I asked Billy Eppler, the Angels' general manager, if he thought there was any chance at all that Lincecum could again approach greatness.
Obviously, it is extremely unlikely he'll recapture 100% of what he used to be. He used to be amazing. What exactly 70% is, I don't know, but it sounds plausible. And, hey, what's the worst thing that could happen? Lincecum will sell some tickets. He will probably make some folks happy. There was a time not that long ago where he had an argument as the most entertaining man in this sport. In his prime, wow, was he fun to watch.
Paul Sorrento, the Angels' assistant hitting coach, is currently sporting No. 55, the same number he had when he broke into the big leagues in 1989. Latos did wear it during his five-day Angel career last year.
With negative angles assigned to pulled balls and positive angles on pushed balls, Trout hit an average angle of -2 from his debut until the end of last season. Through Friday this season, he has hit at an average of -2.9. He has hit almost precisely the same.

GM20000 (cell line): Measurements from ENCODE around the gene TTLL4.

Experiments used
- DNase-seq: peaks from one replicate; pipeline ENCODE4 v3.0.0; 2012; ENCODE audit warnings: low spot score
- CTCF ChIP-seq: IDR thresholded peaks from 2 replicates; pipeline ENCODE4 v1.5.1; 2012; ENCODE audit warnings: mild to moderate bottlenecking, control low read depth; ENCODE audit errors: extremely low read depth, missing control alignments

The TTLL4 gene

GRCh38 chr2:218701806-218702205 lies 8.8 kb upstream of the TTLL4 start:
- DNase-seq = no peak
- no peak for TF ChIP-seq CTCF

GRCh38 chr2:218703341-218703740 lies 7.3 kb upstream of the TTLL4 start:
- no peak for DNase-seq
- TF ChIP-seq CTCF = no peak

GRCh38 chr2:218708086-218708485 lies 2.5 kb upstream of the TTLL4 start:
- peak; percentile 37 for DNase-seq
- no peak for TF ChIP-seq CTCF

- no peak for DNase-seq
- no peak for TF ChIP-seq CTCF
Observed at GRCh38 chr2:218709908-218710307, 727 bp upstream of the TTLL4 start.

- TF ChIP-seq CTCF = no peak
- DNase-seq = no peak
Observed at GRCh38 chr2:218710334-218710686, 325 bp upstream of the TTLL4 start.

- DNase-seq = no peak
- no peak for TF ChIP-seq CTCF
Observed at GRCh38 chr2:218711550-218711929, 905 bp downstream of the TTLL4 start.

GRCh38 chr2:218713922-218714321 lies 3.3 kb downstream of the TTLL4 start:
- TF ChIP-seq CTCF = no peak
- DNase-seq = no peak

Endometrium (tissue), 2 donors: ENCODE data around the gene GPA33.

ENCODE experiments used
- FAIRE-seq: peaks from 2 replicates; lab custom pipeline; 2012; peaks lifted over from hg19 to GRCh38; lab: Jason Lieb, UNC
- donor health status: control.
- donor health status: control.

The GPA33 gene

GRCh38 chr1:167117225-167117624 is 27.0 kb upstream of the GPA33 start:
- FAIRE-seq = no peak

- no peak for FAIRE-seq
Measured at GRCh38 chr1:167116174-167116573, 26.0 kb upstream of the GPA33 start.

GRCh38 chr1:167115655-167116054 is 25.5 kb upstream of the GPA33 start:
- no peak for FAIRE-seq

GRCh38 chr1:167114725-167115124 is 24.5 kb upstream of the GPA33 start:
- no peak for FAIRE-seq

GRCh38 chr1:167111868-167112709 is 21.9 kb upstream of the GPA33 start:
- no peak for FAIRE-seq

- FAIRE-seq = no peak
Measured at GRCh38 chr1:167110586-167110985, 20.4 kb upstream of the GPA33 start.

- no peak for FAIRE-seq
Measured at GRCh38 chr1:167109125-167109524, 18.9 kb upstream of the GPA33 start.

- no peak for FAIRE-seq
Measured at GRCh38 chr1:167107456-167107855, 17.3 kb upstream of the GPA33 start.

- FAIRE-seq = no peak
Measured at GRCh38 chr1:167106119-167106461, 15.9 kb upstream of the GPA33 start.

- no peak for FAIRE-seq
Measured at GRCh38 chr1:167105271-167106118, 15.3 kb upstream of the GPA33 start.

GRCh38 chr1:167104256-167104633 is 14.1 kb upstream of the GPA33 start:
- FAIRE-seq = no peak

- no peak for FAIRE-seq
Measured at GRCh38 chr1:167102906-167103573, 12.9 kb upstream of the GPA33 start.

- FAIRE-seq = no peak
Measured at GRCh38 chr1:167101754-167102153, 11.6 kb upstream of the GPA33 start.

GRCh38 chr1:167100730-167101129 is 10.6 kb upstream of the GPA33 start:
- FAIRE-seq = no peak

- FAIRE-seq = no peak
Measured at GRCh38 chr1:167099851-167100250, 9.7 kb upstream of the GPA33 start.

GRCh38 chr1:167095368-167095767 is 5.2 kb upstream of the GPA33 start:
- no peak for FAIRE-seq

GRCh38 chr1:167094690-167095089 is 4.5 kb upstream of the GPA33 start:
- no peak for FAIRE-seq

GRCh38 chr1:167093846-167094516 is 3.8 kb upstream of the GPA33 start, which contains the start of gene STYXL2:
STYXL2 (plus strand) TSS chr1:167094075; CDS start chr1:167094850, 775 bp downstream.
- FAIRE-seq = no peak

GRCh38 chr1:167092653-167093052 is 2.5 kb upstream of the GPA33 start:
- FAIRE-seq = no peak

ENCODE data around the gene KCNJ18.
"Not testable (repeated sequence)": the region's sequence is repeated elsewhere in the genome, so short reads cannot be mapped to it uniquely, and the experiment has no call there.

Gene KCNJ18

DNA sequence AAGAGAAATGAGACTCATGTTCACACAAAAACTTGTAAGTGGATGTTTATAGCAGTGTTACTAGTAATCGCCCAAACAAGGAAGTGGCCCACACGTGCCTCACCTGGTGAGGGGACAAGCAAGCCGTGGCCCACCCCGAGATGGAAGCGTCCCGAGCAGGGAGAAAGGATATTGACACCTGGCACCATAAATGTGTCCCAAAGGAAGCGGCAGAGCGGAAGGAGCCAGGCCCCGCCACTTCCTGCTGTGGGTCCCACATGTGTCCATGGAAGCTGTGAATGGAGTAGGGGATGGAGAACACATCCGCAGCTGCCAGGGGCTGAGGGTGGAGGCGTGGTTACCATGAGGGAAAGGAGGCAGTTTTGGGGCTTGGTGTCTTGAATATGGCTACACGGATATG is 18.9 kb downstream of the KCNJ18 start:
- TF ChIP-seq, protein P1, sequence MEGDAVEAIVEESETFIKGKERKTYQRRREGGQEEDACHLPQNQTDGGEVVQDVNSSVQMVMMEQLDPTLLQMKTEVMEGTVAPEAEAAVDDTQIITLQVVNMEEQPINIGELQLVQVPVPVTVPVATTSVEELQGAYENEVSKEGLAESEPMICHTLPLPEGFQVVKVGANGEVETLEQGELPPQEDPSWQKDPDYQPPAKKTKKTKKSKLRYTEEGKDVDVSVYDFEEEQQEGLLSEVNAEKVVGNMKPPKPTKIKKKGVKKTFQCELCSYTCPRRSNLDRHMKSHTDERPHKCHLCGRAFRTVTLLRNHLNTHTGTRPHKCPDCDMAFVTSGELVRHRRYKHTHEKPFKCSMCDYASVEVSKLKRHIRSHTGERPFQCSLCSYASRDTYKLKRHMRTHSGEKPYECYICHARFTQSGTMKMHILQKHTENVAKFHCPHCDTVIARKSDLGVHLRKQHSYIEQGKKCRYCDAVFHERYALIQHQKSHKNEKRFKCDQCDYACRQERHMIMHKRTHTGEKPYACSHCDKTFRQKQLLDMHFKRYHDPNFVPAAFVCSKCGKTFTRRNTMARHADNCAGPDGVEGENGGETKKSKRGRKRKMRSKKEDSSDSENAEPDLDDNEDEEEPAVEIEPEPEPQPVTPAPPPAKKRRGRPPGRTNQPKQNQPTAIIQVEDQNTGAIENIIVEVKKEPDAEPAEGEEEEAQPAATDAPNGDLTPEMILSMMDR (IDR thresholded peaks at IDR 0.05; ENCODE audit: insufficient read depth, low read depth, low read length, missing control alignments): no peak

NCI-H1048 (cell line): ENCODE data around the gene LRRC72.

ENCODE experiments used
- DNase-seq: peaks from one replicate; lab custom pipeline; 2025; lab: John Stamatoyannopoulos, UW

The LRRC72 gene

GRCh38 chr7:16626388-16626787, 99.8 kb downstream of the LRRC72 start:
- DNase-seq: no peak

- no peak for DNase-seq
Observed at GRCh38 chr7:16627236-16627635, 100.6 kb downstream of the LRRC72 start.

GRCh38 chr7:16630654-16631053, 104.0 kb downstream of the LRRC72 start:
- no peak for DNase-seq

@OCArtGuy: What's the latest on a possible move from Anaheim? Or stadium renovations? It's been forever since anyone talked about it.
Hector Santiago, ace. C.J. Wilson, No. 2 starter. Jered Weaver and Tim Lincecum, Nos. 3 and 4. No. 5: either Andrew Heaney, Garrett Richards or Tyler Skaggs.
You have to figure one of them will be able to pitch this season. If two of them make it back, who knows what happens? There's also Jhoulys Chacin and Matt Shoemaker, two men who are probably comparable to most teams' fifth starters.